Top 10 Tips to Tumbl More Effectively
It’s remarkable how many very intelligent people on Tumblr seem entirely oblivious of the function of most of the funny little buttons on their edit screen. The typical reason I hear for this is that people are afraid that trying them out will ruin whatever they’re trying to post. There’s no need to fear, however. In fact, once you’re used to the process of editing html by hand, it’s quite easy, plus it will make you feel way more tech savvy than you did before.
On the whole, these tricks will help your posts to look a lot more professional, and others will allow a chance to exercise your creativity. Some of these will be obvious to anyone remotely familiar with html, while some will probably be new. The tone of this guide is primarily directed to people who don’t have an intuition for the way web sites are set up.
The price to pay for making your posts look better is that this will involve opening up the html window, which can be accessed by clicking the rightmost button above the text box on the Edit screen (i.e. the screen that you always see right before you publish a post). This will be extremely scary at first if you aren’t familiar with html. If you keep practicing, these strange hieroglyphics will gradually become so familiar that you’ll barely even notice them.
The basic structure of HTML is the two brackets < and >, and in between them is the thing that you want the html to do. If I want to make text bold, for example, another way to do this (besides pressing the B button at the top left corner) is to go into the html menu and surround the text I want to bold with <b> and </b>. The / in the second <b> is very important: it’s what tells the computer to make the effect stop. If you don’t put the /, all the text following the initial <b> will be bolded.
The more you practice with html, the more intuitive this will all become. However, one of the things one inevitably finds after trying out a few different tumblr themes is that each theme has its own distinct quirks in its coding which the blogger will have to work around. Keep this last point in mind in case you run into any dead ends while you’re experimenting.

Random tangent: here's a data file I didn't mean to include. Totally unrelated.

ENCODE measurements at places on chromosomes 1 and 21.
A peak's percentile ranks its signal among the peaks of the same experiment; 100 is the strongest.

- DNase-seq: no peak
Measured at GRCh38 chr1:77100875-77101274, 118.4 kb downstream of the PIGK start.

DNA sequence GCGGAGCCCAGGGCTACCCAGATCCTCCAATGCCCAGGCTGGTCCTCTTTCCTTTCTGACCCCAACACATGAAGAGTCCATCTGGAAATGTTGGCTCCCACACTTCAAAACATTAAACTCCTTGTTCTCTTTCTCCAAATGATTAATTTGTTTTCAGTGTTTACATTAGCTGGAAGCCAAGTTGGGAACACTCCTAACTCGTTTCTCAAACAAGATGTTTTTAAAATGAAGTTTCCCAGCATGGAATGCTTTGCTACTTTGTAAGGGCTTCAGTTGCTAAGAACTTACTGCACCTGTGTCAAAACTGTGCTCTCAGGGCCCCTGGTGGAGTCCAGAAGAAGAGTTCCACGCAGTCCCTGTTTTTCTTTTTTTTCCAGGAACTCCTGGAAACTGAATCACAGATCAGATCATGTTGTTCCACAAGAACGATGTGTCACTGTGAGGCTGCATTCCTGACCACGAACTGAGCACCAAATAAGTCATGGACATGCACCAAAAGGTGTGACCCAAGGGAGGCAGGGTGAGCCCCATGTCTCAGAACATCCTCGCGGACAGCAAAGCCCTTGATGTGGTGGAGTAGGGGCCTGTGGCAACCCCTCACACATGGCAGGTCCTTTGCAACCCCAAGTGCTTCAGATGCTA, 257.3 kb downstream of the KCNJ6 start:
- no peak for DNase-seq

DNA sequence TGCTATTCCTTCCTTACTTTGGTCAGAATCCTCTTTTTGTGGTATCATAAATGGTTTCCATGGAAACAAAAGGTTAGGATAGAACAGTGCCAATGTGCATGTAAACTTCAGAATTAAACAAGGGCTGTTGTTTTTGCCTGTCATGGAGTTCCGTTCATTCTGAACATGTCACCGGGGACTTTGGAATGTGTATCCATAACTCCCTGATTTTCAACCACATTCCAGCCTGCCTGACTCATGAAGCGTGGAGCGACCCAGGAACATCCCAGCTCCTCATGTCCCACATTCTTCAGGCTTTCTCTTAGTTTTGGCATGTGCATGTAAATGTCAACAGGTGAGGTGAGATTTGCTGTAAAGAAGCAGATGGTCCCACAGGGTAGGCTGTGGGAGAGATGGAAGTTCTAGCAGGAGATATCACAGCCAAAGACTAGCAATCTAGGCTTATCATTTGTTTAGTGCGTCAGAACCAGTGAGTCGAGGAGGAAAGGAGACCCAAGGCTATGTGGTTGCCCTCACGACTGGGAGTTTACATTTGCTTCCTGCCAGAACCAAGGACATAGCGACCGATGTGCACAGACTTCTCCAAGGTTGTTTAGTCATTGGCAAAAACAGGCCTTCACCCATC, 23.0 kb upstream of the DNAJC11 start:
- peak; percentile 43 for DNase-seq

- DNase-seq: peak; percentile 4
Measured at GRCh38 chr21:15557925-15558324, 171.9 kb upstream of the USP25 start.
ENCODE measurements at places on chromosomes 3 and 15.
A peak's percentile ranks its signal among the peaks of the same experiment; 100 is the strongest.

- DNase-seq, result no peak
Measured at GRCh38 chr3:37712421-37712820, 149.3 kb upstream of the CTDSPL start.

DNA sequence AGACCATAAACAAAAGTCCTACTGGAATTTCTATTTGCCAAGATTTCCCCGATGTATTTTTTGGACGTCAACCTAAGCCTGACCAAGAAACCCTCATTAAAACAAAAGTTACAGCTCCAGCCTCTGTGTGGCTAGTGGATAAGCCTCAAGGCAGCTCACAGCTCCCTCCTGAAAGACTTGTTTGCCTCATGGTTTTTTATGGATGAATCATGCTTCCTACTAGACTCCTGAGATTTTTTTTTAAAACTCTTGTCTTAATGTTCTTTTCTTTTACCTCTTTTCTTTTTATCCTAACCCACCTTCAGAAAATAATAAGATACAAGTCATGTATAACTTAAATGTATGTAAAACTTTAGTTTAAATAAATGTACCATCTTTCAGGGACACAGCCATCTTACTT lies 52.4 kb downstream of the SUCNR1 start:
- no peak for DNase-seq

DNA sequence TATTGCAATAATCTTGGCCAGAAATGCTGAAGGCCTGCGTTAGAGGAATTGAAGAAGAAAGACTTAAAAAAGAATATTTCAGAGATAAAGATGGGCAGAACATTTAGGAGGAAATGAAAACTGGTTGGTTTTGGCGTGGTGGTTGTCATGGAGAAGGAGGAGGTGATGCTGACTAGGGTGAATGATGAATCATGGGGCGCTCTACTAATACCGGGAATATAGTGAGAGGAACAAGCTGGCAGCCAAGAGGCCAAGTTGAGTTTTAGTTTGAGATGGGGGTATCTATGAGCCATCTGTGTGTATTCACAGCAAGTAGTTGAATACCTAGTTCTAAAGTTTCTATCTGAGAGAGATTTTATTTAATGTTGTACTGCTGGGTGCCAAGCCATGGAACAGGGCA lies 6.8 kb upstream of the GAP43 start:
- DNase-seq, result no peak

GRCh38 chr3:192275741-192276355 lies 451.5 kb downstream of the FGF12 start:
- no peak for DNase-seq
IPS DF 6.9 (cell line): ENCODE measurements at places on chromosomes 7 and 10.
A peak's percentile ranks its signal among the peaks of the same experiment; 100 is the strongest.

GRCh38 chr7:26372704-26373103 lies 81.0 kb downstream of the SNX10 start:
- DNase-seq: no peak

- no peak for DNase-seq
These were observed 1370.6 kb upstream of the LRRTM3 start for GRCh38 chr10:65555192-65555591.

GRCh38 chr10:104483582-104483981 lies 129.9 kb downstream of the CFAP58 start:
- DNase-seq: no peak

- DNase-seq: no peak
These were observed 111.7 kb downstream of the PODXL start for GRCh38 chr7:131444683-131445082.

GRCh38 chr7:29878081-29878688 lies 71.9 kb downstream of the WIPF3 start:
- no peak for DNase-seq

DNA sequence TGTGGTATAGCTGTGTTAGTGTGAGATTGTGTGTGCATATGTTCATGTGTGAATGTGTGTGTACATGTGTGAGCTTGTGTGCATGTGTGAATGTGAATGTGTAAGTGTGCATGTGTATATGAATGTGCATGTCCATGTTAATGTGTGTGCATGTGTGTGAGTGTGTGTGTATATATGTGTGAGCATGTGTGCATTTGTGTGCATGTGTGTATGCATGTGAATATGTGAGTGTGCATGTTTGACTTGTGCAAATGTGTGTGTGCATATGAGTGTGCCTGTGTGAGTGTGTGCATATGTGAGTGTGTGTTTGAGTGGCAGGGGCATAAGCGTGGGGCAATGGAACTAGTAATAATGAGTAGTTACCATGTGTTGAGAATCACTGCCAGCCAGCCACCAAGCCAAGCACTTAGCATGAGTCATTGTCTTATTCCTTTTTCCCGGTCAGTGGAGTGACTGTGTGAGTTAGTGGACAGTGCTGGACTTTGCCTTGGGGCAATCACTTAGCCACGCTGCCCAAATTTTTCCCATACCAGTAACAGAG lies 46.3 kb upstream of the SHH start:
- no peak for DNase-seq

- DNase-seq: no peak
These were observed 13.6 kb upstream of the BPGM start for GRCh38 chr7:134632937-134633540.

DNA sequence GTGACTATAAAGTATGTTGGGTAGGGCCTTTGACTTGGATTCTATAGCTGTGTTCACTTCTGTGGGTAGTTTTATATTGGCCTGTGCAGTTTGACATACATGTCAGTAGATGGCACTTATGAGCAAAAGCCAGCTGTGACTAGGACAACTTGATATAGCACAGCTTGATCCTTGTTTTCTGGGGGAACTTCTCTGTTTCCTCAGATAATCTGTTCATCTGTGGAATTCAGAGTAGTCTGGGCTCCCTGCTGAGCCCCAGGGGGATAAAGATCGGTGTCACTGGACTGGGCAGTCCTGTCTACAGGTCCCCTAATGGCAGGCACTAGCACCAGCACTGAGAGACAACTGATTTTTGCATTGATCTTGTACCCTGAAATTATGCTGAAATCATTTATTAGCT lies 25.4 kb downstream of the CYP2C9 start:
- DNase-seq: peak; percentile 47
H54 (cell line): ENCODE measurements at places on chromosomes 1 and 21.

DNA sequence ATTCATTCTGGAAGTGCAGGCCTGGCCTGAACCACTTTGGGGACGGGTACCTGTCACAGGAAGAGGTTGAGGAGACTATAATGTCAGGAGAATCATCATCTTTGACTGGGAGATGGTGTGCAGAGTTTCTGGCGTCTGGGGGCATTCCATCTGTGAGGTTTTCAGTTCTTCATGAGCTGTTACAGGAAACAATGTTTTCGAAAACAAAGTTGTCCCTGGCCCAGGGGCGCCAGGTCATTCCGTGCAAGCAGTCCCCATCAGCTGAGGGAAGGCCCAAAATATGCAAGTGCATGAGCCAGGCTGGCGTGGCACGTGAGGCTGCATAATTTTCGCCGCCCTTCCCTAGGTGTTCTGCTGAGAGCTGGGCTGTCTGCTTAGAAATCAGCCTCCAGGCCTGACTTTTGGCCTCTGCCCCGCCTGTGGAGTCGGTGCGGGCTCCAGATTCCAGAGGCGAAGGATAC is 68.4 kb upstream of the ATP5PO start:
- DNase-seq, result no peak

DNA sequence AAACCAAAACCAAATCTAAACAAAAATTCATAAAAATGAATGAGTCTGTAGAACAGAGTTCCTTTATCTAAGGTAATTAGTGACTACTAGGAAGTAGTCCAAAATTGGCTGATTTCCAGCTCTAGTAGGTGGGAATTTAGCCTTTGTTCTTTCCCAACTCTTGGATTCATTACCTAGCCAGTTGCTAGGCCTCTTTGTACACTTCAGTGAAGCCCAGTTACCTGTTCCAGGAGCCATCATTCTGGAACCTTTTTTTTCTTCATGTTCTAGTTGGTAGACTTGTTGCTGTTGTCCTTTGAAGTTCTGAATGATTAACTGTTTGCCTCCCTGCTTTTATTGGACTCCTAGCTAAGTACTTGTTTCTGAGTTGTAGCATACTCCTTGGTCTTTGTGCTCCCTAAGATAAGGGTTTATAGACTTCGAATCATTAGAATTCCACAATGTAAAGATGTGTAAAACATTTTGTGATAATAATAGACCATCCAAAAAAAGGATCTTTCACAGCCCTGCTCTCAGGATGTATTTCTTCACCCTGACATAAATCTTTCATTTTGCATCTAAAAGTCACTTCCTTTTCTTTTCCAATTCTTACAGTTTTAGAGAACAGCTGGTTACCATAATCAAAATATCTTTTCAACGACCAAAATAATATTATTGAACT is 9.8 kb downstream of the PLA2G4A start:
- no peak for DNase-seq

Let’s start from the most important and progress to some interesting but somewhat frivolous tumblr tricks:
1. Justified text
Personally I think that this immensely contributes to better readability, especially for longer text posts. However, it doesn’t show up on people’s dashboards, but only on your actual blog.
There are two ways of doing this. Once you’ve opened up the html window, you’ll find that every paragraph has a little <p> and </p> surrounding it, in that order. To justify text, just change it so that the first part says <p align=”justify”> . This, however, only applies to that particular paragraph. If you want to justify a group of paragraphs all at once, go to the start of those paragraphs and type (in the html box) <div align=”justify”> and then at the end of those paragraphs type </div> .
If you want to make your text center- or right-aligned, just replace the word “justify” with “center” or “right”.
2. Big and small text
This really makes your post look a lot more professional, and it’s really easy. In the html box, just surround the text you want to make big or small with <big> & </big> or <small> & </small>. The former is useful for headings and subheadings, while the latter is useful for synopses or footnotes.
A lot of people try to use <h1>, <h2>, or <h3> (pronounced ‘heading one’, etc.) to make text larger, though these don’t show up on people’s dashboards, and sometimes they won’t even show up on your blog. It’s better to use <big>, especially since the effect will remain if people reblog your post.
3. Line breaks
Sometimes, for whatever reason, you may find it helpful to have an empty space in your text. This is a bit complicated, but not too difficult. In the html box, just put <p><span> </span></p> where you want the break to be. This is good for when you’re making a text post with multiple replies from other bloggers (which, if you don’t have missing-e, have to be copied and pasted).
The above line is an empty space made by the formula above.
4. Embedded quotes (i.e. quotes within quotes)
Say you’re writing a text post and you want to post an excerpt from a book, but that excerpt has an excerpt of its own inside of it. Here’s what you want to have:
The other day I went to the park and found a piece of paper on the ground. Here’s what it said:
- curry-flavored bubblegum